Submarine groundwater discharge is an important source of REEs to the coastal ocean

Tuesday, 16 December 2014
Karen Haley Johannesson1, Darren Andrew Chevis1, C. Dianne Palmore1, Katherine Telfeyan1, David Burdige2, Jaye Ellen Cable3, Sidney R Hemming4, Troy Rasbury5, S Bradley Moran6, Nancy Prouty7 and Peter W Swarzenski8, (1)Tulane Univ Earth&Environ Sci, New Orleans, LA, United States, (2)Old Dominion University, Dept. of Ocean, Earth and Atmospheric Sciences, Norfolk, VA, United States, (3)University of North Carolina at Chapel Hill, Chapel Hill, NC, United States, (4)Lamont-Doherty Earth Observ, Palisades, NY, United States, (5)Stony Brook University, Stony Brook, NY, United States, (6)University of Rhode Island, Graduate School of Oceanography, Narragansett, RI, United States, (7)USGS, Pacific Coastal and Marine Science Center, Baltimore, MD, United States, (8)USGS, Pacific Coastal and Marine Science Center, Santa Cruz, CA, United States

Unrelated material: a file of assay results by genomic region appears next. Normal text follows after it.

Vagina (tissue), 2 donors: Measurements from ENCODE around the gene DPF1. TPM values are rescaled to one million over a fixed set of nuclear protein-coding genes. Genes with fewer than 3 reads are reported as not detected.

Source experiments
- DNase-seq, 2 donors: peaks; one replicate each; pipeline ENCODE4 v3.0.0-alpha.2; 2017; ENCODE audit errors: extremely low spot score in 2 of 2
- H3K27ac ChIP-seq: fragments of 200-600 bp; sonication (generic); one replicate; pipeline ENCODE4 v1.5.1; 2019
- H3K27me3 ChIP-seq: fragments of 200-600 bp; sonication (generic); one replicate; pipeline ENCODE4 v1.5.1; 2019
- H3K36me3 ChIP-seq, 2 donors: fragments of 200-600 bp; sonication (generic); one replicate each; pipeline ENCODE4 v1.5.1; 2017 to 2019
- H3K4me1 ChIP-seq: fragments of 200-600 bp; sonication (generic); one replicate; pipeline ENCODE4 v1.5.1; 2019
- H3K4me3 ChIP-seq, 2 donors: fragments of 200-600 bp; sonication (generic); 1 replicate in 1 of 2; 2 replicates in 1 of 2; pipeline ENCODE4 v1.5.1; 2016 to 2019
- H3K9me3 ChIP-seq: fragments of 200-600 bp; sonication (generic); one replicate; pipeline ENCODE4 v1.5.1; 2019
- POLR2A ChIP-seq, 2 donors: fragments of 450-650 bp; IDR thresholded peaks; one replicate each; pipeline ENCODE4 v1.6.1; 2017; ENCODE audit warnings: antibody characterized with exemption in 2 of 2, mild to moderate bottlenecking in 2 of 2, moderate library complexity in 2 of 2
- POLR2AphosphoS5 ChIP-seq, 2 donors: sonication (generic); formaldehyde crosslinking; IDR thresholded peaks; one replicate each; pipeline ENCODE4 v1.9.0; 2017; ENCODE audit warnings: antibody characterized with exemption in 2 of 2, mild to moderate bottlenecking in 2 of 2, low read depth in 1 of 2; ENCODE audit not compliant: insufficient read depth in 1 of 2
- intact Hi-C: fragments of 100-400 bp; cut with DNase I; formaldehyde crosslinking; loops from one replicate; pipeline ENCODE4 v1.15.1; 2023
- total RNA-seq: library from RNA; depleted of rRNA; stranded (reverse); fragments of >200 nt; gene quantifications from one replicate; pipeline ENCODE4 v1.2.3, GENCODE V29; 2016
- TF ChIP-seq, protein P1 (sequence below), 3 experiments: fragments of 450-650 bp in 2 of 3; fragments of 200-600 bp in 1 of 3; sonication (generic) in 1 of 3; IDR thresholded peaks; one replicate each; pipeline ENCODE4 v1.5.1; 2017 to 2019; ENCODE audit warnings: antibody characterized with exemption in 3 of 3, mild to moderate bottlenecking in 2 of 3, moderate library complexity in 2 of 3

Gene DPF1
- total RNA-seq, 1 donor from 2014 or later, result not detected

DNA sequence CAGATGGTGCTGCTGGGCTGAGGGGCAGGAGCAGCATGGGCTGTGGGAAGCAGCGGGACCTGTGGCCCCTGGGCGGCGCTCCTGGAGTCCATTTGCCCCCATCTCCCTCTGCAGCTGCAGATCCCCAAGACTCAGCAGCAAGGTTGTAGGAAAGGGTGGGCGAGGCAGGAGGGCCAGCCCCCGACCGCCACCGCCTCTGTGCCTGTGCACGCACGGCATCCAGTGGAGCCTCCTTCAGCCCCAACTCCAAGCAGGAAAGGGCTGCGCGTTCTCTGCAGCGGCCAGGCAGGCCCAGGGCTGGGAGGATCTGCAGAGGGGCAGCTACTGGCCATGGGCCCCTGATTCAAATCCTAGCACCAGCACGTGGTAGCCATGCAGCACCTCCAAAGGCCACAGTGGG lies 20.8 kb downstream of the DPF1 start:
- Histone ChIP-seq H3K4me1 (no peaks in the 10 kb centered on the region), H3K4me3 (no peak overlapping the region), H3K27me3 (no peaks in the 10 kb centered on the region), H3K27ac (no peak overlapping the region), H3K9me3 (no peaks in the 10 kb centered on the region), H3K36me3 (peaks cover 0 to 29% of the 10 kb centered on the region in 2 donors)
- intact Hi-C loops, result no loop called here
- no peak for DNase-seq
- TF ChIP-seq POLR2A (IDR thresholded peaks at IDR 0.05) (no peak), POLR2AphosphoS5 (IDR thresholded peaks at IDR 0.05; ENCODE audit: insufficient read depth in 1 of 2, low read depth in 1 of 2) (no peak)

Rare earth element (REE) concentrations of submarine groundwater discharge (SGD) were measured in three subterranean estuaries (i.e., Indian River Lagoon, Florida; Pettaquamscutt estuary, Rhode Island; Kona Coast, Hawaii). Using site-specific SGD estimates previously obtained by a variety of techniques (e.g., seepage meters, Ra, and Rn), we estimated SGD-derived fluxes of REEs to the coastal ocean using simple, one-dimensional modeling techniques. Our results indicate that the SGD fluxes of REEs are either of the same magnitude as riverine REE fluxes (Indian River Lagoon; Pettaquamscutt estuary), or far exceed surface runoff sources of REEs to the coastal ocean (Kona Coast). At each site important biogeochemical reactions occurring in the subterranean estuary, such as redox reactions, sediment bioirrigation, mineral dissolution and re-precipitation, and salt-induced mobilization from “nano-colloids”, appear to facilitate release of REEs into solution, which are then advected to the coastal ocean via SGD. Neodymium isotope analysis of SGD and aquifer sediment are consistent with sediment diagenesis and redox transformations of Fe(III) oxides/oxyhydroxides, as well as preferential weathering of REE-bearing minerals like apatite, as being important sources of REEs to coastal seawater. Our investigations demonstrate that geochemical reactions occurring in the studied subterranean estuaries represent a net source of light and middle REEs to coastal seawater, whereas the heavy REEs appear to be sequestered in the subterranean estuary sediment.